And lastly, a good backpack. When people think of backpacking, they think of massive 80 litre backpacks - which unless you are planning to travel for many months and that too by land transport is an incredibly stupid decision. If you’re flying, large backpacks need to be checked-in thus adding to costs if you’re flying with a low-cost airline. Even otherwise, when travelling by bus or train, a large backpack will force you to compromise on your own space; believe me, sitting with a large backpack squished between your knees for hours on end in cramped buses / trains is the LAST thing you want. No, the best backpacks for backpacking are compact backpacks that meet airline cabin baggage guidelines (roughly 55 x 40 x 20 cm), are actually waterproof in each compartment (you won’t believe how many normal ‘college-use’ style backpacks aren’t waterpoof despite claiming to be so), have a padded compartment (for your precious gadgets), come with a waist strap (good for support and preventing drive-by bag snatching). Never get a sling bag as single-strap bags will bite into your shoulders and wear you down while you walk around.

That’s it. That is literally my entire packing inventory when I pack for a backpacking trip. If there’s ever a fire and I need to decide what I need to save, this is all I need. I can fit my life into a single compact backpack. Everything else is irrelevant: people lose sight of details adding snacks, toiletries, more clothes etc. You don’t need them - they can all be bought, and cheaply. “Everything else” that you could ever want in your life are the people around you who care and love you. Nothing. Else. Matters.

On a slightly larger scale, when I move places I have the same goal: everything I need must fit into a single large travel bag, one piece of airline checked-in luggage within weight limits (20 kg, as that’s the lower limit for checked-in baggage that will not run afoul of practically any airline in the world). This expands the list from the packing inventory above to include two suits and accompanying formal dress shirts and trousers, formal-wear shoes, a handful of more jeans, t-shirts, and hoodies…and maybe a couple of books. A bigger bag also allows me the luxury of stuffing in a folder of memorabilia - drawings, letters, and keepsakes from times gone by, although for me these are increasingly in digital form. I donate / recycle everything else I can and at worst simply throw them away.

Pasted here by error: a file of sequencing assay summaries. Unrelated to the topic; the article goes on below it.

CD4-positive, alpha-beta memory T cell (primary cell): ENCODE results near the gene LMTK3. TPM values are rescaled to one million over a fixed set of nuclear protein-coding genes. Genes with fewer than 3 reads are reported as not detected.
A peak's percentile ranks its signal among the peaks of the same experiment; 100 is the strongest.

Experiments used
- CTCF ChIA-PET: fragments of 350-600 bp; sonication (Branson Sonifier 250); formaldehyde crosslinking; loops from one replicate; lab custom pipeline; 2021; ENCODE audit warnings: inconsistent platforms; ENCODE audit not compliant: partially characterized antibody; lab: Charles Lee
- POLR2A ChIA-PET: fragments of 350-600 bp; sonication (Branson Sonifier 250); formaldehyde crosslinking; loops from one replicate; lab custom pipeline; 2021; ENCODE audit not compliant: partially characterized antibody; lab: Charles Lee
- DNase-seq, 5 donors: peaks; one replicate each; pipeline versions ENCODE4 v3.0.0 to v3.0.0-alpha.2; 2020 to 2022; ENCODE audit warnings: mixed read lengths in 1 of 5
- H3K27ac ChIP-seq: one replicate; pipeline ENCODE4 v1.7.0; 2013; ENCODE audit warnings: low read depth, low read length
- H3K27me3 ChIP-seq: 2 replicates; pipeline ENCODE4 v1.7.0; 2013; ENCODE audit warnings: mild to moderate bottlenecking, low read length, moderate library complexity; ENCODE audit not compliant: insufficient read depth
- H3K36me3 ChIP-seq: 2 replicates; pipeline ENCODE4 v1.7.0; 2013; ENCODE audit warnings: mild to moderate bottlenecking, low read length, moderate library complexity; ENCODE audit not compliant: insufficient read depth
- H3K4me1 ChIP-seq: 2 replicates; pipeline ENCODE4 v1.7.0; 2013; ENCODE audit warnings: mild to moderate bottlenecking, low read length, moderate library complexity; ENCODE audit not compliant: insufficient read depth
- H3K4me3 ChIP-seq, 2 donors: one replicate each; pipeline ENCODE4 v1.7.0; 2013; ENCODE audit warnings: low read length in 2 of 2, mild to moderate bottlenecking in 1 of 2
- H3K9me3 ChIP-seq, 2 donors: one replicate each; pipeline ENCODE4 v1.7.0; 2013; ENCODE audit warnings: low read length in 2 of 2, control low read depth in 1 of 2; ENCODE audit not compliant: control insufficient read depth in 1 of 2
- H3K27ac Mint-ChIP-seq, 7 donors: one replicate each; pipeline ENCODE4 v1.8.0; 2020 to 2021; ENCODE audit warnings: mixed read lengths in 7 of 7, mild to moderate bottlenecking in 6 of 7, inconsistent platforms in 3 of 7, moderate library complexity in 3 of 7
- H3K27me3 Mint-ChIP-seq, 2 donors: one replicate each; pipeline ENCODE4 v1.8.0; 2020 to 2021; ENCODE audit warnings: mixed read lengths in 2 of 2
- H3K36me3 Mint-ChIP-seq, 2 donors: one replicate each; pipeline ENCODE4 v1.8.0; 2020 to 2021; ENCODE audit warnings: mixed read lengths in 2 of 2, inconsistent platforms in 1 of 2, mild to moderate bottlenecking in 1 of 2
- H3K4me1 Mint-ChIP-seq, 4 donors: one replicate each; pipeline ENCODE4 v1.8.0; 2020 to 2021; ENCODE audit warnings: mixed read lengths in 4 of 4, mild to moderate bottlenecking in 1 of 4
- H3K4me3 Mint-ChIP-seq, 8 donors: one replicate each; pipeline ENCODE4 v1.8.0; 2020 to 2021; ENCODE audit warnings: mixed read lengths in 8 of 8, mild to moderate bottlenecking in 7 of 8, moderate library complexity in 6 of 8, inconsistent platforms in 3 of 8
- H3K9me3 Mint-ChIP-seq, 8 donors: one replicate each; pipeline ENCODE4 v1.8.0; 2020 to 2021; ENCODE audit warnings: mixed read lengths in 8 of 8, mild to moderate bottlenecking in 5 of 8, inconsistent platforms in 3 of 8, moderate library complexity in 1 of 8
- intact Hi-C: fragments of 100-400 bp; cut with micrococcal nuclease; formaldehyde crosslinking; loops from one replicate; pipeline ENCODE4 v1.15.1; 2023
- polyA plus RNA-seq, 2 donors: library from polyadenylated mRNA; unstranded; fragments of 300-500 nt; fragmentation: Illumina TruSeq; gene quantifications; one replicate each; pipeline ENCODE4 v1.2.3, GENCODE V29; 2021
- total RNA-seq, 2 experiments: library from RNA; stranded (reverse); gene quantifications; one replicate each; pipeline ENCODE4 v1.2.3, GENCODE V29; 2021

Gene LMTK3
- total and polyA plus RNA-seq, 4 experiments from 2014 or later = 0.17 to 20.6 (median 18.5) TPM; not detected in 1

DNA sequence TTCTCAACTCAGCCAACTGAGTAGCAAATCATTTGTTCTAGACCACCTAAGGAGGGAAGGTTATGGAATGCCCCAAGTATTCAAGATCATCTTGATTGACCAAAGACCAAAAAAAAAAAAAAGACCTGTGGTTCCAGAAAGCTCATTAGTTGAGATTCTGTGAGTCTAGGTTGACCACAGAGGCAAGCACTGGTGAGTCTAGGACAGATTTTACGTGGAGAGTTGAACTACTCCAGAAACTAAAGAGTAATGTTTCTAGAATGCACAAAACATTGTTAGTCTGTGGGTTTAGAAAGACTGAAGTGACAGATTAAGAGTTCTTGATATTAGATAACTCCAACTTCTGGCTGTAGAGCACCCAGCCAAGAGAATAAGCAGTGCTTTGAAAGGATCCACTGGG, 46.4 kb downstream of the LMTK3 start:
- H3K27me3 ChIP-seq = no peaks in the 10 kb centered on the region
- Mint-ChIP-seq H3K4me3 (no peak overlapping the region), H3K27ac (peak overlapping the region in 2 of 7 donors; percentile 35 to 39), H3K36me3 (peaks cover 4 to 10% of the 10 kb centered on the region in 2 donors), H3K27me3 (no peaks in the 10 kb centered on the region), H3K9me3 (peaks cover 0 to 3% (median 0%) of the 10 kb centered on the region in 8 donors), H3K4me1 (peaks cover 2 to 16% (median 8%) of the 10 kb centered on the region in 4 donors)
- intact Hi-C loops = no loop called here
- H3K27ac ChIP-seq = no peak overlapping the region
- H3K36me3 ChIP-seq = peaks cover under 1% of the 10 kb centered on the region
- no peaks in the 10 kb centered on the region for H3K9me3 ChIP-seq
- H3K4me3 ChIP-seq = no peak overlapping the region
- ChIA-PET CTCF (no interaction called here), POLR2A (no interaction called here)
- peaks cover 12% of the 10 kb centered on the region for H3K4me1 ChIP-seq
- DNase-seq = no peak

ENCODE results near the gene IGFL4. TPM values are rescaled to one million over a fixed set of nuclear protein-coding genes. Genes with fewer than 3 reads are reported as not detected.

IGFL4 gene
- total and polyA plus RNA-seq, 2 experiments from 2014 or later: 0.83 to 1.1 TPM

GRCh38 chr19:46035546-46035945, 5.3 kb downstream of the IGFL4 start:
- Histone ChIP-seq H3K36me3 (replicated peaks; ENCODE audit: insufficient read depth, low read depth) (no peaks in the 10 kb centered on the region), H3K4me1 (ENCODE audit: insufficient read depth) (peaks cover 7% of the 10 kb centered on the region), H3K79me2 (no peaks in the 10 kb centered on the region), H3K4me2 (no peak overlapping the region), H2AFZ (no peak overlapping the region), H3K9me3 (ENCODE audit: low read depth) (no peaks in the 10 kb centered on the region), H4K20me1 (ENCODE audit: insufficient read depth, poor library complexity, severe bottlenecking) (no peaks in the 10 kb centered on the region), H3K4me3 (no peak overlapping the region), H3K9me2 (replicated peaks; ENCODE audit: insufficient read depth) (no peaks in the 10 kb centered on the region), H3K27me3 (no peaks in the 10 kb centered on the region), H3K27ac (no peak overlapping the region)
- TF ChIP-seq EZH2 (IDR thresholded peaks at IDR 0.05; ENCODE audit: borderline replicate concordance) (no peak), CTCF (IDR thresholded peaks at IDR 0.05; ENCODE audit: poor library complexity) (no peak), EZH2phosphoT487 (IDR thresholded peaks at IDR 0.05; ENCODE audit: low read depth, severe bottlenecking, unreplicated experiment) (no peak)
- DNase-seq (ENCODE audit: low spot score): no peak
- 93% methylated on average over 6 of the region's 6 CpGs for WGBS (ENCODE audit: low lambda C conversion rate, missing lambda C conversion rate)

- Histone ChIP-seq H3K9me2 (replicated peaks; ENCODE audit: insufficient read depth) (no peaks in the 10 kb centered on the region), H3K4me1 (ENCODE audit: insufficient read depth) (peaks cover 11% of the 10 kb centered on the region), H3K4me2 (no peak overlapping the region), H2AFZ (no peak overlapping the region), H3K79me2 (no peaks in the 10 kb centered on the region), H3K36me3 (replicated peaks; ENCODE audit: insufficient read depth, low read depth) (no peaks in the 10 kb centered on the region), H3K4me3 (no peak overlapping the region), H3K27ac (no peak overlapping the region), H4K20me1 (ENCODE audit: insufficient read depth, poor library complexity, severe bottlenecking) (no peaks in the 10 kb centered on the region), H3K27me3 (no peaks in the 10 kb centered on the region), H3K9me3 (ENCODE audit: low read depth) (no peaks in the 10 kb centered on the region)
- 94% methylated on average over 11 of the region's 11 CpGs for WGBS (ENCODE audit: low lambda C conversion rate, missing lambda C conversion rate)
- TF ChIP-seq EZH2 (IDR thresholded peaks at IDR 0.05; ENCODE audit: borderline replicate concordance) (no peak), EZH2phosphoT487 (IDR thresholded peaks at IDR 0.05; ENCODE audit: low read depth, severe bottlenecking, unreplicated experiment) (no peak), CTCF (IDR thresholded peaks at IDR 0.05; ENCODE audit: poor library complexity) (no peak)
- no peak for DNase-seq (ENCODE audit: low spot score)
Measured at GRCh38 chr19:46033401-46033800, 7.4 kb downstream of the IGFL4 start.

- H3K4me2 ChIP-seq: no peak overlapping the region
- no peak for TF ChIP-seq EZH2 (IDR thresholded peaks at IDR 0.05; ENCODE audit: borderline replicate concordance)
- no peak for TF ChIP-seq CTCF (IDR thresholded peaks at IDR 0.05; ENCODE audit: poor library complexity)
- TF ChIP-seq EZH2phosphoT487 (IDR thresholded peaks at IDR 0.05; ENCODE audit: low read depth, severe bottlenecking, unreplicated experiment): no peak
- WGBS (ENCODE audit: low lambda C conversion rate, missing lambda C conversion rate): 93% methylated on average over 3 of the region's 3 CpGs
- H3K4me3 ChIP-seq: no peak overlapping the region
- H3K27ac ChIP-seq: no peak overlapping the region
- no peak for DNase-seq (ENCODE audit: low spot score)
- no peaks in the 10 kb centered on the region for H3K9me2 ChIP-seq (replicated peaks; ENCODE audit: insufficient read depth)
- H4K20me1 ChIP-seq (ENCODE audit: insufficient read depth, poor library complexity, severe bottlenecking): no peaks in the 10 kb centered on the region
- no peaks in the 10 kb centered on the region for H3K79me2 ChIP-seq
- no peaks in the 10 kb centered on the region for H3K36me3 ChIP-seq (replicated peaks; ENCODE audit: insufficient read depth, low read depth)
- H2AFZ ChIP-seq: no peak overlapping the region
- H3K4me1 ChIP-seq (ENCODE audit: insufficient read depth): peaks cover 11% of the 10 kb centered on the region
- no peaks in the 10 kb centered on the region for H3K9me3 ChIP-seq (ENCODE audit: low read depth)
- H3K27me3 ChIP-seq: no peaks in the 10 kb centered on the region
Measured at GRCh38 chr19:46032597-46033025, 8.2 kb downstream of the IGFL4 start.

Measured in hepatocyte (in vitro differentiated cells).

It sounds simple yet it’s not. Fitting the sum total of everything you need to walk away with, limited to 20 kg, is hard and I don’t know of many people you can do it. Why not just take an extra piece of luggage? Why not take a slightly larger bag when backpacking and check it in, carry slightly more stuff? Because at the rates you pay for excess baggage, it’s almost always cheaper to buy what you need - even the more expensive clothing items in your wardrobe - brand new than paying the airline to take them with you. I practically end up refreshing my wardrobe every single year as every time I move, I simply get rid of what cannot fit into One Single Bag start afresh. Start packing, include the more expensive items first, throw the rest away. Rinse and repeat. If you still can’t decide, throw away clothes that don’t fit you well any more.